I'm happy about the statewide victories by Ralph Northam, Justin Fairfax, and Mark Herring. It's good to feel that my fellow Virginians have rejected the kinds of fanatical tribalism pushed by Trump-Lite candidates such as Ed "MS 13" Gillespie and Jill "Transvaginal Ultrasound" Vogel. But these aren't the most important victories of the week. Those might be explained away (as a number of conservative commentators are trying to do) by saying "Oh, Virginia's a blue state, with a bunch of socialist swamp creatures in the DC suburbs. Of COURSE a Democrat won there." I don't think that's true--witness the reliably red Richmond suburb of Chesterfield County going to Northam--but it's at least something that could happen in theory.
But it doesn't explain what happened all over the state.
Last Tuesday, in districts whose gerrymandering has been a major project of the state GOP, voters selected their representatives for the House of Delegates. That gerrymandering had been successful enough to leave the Republicans in firm control of the House, with an advantage of 66 seats to 34, nearly a two-thirds majority. That majority has encouraged the GOP to pursue victory in the culture war here in the Commonwealth, proposing laws that would defund Planned Parenthood, protect civil servants who refused to perform same-sex marriages, etc. And only the governor's veto has been able to stop them. In short, there's a reason why Democratic Governor Terry McAuliffe broke the all-time record for vetoes by a Virginia governor in only 3 years, 2 months of service.
And on Tuesday? That powerful majority vanished in a puff of orange-colored air.
In district after district, angry Democrats took to the polls to send a clear message to the party of Trump. With plenty of fresh candidates, many of them women, offering challenges to Republican incumbents, the 34 sitting Democratic delegates were joined by new faces. Six were declared almost as the polls closed Tuesday night. Then a few more results came in, and a few more, and a few more, and suddenly Blue Virginia was whispering about the impossible dream--could we actually flip the House?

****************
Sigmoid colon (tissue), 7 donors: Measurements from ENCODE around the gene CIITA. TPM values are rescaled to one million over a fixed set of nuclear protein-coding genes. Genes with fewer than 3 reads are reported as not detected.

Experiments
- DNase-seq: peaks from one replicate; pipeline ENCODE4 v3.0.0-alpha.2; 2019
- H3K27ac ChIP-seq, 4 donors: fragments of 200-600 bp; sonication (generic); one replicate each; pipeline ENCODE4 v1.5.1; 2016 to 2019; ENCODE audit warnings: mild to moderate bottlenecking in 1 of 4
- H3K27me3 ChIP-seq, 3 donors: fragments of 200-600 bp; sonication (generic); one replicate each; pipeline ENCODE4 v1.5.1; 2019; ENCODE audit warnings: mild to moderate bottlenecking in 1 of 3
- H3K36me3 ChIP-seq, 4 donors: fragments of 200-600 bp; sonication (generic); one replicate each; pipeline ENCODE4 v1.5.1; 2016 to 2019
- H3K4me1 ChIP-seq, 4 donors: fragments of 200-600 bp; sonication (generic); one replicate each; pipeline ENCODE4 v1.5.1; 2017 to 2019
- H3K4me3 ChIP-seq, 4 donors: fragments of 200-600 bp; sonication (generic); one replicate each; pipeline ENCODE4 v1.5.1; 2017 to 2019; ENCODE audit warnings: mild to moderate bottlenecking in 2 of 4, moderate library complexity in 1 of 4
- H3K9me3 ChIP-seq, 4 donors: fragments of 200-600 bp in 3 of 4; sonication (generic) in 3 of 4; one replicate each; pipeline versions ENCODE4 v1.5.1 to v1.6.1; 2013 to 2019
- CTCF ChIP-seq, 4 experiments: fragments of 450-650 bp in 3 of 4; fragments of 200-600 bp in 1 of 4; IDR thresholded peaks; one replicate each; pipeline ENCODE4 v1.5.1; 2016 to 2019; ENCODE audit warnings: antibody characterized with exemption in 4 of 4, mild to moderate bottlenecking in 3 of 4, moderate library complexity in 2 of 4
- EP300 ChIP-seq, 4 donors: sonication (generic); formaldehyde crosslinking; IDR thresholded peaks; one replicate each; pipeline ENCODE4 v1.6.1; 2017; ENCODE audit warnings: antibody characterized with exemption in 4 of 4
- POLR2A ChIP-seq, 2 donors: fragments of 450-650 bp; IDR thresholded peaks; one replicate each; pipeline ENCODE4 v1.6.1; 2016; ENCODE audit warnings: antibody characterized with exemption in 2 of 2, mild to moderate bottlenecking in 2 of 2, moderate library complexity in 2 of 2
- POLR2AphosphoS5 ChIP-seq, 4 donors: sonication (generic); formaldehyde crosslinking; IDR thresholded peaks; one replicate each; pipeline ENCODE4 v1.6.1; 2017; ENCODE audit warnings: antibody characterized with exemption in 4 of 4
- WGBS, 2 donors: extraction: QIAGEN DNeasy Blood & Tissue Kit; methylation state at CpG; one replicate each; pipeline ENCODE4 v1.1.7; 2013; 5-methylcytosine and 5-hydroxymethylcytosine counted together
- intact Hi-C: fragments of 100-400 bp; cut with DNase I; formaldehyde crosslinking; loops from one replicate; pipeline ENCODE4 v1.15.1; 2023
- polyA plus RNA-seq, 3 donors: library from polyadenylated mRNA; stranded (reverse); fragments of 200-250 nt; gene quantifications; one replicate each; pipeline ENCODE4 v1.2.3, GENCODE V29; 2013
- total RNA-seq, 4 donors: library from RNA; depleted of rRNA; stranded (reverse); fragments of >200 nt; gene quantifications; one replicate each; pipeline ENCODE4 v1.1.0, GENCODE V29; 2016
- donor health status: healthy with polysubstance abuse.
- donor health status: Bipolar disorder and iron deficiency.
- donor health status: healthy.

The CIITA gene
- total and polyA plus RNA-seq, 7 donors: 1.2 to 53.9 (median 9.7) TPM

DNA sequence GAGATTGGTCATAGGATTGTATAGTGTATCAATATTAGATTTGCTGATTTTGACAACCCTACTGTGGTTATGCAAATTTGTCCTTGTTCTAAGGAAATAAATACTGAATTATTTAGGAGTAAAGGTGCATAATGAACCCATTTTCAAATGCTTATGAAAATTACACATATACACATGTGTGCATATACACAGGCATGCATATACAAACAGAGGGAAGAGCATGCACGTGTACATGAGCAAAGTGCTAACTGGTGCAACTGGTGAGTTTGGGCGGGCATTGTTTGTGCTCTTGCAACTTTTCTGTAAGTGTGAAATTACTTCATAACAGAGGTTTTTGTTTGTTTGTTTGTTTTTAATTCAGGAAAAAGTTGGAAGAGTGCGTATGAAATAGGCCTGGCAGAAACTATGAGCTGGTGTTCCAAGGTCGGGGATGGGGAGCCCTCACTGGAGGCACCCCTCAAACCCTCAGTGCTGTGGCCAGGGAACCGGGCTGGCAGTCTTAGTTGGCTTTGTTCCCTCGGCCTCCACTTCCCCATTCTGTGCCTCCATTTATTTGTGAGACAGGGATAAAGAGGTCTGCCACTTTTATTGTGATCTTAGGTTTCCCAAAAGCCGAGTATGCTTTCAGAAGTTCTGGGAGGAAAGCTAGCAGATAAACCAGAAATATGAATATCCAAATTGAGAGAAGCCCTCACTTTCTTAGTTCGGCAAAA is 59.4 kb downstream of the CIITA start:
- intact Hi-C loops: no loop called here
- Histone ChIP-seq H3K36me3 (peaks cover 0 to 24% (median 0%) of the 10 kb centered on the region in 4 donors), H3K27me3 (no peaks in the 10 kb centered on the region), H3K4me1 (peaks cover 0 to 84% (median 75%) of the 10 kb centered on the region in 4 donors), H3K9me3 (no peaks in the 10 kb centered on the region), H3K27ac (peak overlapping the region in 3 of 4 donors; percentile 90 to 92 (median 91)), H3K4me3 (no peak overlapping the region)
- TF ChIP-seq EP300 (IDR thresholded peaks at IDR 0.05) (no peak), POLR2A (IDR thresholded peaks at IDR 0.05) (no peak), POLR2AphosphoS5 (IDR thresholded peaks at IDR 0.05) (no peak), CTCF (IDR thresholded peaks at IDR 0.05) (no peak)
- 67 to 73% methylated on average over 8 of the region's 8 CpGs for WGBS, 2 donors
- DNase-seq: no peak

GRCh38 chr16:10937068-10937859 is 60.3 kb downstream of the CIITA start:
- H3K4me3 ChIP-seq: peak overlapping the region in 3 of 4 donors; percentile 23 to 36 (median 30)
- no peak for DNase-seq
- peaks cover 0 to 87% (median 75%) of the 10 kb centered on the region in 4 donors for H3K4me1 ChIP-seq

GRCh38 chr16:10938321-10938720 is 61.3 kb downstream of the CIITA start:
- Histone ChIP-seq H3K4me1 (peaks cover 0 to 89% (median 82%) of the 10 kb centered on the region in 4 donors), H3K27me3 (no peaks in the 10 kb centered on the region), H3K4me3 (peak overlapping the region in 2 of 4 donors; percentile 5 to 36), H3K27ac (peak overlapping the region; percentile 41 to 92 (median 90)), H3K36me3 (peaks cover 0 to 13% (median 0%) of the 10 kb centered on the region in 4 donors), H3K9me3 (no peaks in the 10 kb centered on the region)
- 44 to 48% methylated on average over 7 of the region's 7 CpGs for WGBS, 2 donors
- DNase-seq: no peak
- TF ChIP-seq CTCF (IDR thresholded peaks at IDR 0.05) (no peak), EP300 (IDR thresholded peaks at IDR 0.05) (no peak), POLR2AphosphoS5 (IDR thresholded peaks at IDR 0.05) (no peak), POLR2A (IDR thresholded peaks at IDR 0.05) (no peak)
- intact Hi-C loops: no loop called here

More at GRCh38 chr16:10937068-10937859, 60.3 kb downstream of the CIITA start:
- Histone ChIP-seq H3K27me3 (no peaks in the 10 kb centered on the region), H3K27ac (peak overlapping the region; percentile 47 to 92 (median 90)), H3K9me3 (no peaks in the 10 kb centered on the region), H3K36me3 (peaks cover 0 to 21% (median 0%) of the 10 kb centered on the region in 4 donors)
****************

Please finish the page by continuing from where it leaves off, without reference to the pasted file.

That's still unknown as of this writing. There are four races too close to call and the recounts have yet to take place; in fact, candidates can't even call for a recount until the results are officially certified on November 20th. One district in Newport News is currently showing a GOP lead of a mere 13 votes, so we can pretty much assume a recount will be requested there, and any race where the margin is less than 1% can legally go to one. But even without the recounts, Democrats currently hold 49 seats. Any change in the results would strip the Republicans of their control of the chamber. (They still hold the state senate 21-19.) And perhaps most importantly, even if the GOP clings to its majority, it will face not only the obstacle of a veto from Northam, but the necessity of complete unanimity. If even one Republican delegate refuses to go along with the party, the GOP cannot win a vote.
In other words, what I see as I look around the Commonwealth is the promise of better days ahead--unless you're a Republican. So long as GOP incumbents clings to the corruption of Trump, the cowardice of Ryan and McConnell, and the moral bankruptcy of Roy Moore, they will face the prospect of removal from office in 2018 and beyond. And nowhere is that more true than here in Virginia.
As Kelly put it, thinking of the 5th district's Republican Congressman, "I hope Dave Brat is looking at these results and shivering in a puddle of cold urine."12:11 PM